Former prison camp in Fairfax County, Virginia; part of D.C.'s Department of Corrections for many years.
The Reformatory dates back to 1910, when the United States government purchased land on the banks of the Occoquan River to build an Occoquan Workhouse for D.C. prisoners. The buildings were built using inmate labor, using wood cut by the inmates themselves, and bricks made at the on-site brickyard. The Progressive reformatory approach to corrections was still popular, and in 1913, the original Reformatory section was built near the workhouse.
The facility's first bad press came in 1917, with the imprisonment of protesting suffragettes at the facility. They were treated badly there, and as news leaked out of their plight, the support of their cause grew. This was one of the events that led to the passage of the Nineteenth Amendment in 1920.
As time went on, the Progressive idea waned, and the more conservative idea of "hard time" came back into vogue; the first penitentiary facilities were built in 1930, and by 1970, the entire corrections part of the complex had become a hard-core prison (and the Reformatory name now referred to the entire complex).
In addition to the brickyards and the homemade lumber, the complex also had farms where the inmates raised their own crops, recreational facilities, and more. Some of the Nike missile sites, built during the Cold War to protect D.C. from a possible Soviet attack, were also on the land; one was converted from Army barracks into a minimum-security section later on.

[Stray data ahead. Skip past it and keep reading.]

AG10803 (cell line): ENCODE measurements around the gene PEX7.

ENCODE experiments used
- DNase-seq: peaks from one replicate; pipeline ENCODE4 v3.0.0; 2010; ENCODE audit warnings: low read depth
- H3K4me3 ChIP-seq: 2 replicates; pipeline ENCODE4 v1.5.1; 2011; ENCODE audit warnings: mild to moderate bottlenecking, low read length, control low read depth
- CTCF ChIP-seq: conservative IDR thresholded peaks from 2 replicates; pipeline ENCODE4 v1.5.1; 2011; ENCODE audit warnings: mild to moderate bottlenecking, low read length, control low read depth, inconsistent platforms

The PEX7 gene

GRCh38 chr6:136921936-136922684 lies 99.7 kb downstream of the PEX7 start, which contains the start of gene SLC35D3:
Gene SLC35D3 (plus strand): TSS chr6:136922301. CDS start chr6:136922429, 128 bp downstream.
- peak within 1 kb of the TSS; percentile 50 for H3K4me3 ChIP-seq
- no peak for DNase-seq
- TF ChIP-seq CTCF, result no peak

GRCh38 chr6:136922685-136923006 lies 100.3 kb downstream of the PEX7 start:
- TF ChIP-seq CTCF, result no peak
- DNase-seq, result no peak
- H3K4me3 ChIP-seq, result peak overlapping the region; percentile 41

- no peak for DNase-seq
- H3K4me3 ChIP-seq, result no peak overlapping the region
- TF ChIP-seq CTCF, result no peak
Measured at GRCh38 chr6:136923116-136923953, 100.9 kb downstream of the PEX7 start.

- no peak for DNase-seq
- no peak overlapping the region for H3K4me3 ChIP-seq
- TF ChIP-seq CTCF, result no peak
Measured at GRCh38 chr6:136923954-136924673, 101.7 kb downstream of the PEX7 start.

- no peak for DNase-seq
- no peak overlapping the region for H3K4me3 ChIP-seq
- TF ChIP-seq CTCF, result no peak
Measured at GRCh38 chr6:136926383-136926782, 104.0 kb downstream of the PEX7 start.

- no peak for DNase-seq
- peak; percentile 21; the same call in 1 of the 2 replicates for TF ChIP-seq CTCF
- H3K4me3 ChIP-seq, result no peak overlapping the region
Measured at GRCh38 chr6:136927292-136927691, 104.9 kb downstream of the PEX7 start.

Other facilities on the land include the I-95 Landfill, with its prominent incinerator smokestack visible as far away as Woodbridge, VA; and Occoquan Regional Park, which was cut from the south side of the facility in the mid-1990s, and still has one of the old brick kilns standing as a monument to the inmates that built it. Also on the land is the historic Laurel Hill house. Built in 1766, it was the residence of Revolutionary War figure Major William Lindsay.
By the late 1980s, the urban sprawl of the Washington suburbs was finally encroaching on the Reformatory's boundaries. Local residents and landowners, fearful for their land values and their safety (understandably, since Lorton had a history of escapes), had made their concerns known to the Fairfax County government, and in 1991, the Board of Supervisors recommended the closure and redevelopment of the complex. Finally, in 1997, the decision to close Lorton was made, and the inmates were shipped over time to privately-owned prisons in the Midwest, and also back to the D.C. Jail.
As of now (October 2001), the Reformatory is eerily quiet. Very few people are around, and the only activity inside the fences is from animals on the land. The land where the old medium-security prison stood was transferred to the Fairfax County Water Authority, and the new Griffith Water Treatment Plant (the replacement to the Lorton Treatment Facilities, which are over 50 years old) is being built there. The old Occoquan Facilities, across Ox Road from the water plant site, are still standing, and may be converted into a museum. There's been talk of restoring one or all of the Nike sites, again as a museum (much like the restored site in San Francisco). Some 300 acres have been marked for sale to developers and for schools, and houses are being built on it now; the rest is to be re-zoned as a park.
Credits: Some of the historical info came from http://propertydisposal.gsa.gov/lorton/